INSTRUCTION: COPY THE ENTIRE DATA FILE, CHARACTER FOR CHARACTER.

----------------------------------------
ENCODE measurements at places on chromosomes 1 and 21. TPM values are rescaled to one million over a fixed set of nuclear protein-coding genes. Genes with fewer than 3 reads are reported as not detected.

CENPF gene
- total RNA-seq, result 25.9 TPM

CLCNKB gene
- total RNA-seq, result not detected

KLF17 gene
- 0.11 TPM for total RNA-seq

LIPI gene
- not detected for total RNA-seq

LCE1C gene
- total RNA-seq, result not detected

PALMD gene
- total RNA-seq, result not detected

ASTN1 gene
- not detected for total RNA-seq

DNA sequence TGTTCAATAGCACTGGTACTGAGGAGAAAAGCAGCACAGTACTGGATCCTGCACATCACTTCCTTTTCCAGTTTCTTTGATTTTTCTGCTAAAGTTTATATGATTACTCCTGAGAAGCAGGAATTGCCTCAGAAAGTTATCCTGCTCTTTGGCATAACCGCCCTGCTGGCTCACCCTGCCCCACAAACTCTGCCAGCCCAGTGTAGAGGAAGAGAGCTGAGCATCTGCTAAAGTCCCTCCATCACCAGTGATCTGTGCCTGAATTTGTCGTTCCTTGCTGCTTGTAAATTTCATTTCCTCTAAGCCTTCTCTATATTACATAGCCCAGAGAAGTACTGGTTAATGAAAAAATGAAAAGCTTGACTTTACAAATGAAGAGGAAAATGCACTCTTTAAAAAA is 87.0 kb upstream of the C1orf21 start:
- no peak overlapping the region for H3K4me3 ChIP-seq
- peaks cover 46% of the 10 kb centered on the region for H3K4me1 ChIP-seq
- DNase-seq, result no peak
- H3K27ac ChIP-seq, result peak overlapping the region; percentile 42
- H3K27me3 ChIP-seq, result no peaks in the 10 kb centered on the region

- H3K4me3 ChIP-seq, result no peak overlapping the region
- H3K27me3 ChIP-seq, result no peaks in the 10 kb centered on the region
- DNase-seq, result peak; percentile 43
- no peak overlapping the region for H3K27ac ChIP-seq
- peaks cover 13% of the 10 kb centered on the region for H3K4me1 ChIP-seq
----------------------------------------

ENCODE measurements at places on chromosomes 1 and 21. TPM values are rescaled to one million over a fixed set of nuclear protein-coding genes. Genes with fewer than 3 reads are reported as not detected.

CENPF gene
- total RNA-seq, result 25.9 TPM

CLCNKB gene
- total RNA-seq, result not detected

KLF17 gene
- 0.11 TPM for total RNA-seq

LIPI gene
- not detected for total RNA-seq

LCE1C gene
- total RNA-seq, result not detected

PALMD gene
- total RNA-seq, result not detected

ASTN1 gene
- not detected for total RNA-seq

DNA sequence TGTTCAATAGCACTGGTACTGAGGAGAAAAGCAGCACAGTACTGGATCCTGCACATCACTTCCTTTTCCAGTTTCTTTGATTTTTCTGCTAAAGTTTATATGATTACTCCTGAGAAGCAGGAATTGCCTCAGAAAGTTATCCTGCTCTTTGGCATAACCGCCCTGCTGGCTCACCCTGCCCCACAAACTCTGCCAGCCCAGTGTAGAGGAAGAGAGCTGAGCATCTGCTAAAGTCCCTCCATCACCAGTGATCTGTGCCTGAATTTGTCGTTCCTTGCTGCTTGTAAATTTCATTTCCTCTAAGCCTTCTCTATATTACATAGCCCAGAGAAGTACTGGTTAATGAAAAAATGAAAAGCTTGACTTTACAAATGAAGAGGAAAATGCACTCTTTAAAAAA is 87.0 kb upstream of the C1orf21 start:
- no peak overlapping the region for H3K4me3 ChIP-seq
- peaks cover 46% of the 10 kb centered on the region for H3K4me1 ChIP-seq
- DNase-seq, result no peak
- H3K27ac ChIP-seq, result peak overlapping the region; percentile 42
- H3K27me3 ChIP-seq, result no peaks in the 10 kb centered on the region

- H3K4me3 ChIP-seq, result no peak overlapping the region
- H3K27me3 ChIP-seq, result no peaks in the 10 kb centered on the region
- DNase-seq, result peak; percentile 43
- no peak overlapping the region for H3K27ac ChIP-seq
- peaks cover 13% of the 10 kb centered on the region for H3K4me1 ChIP-seq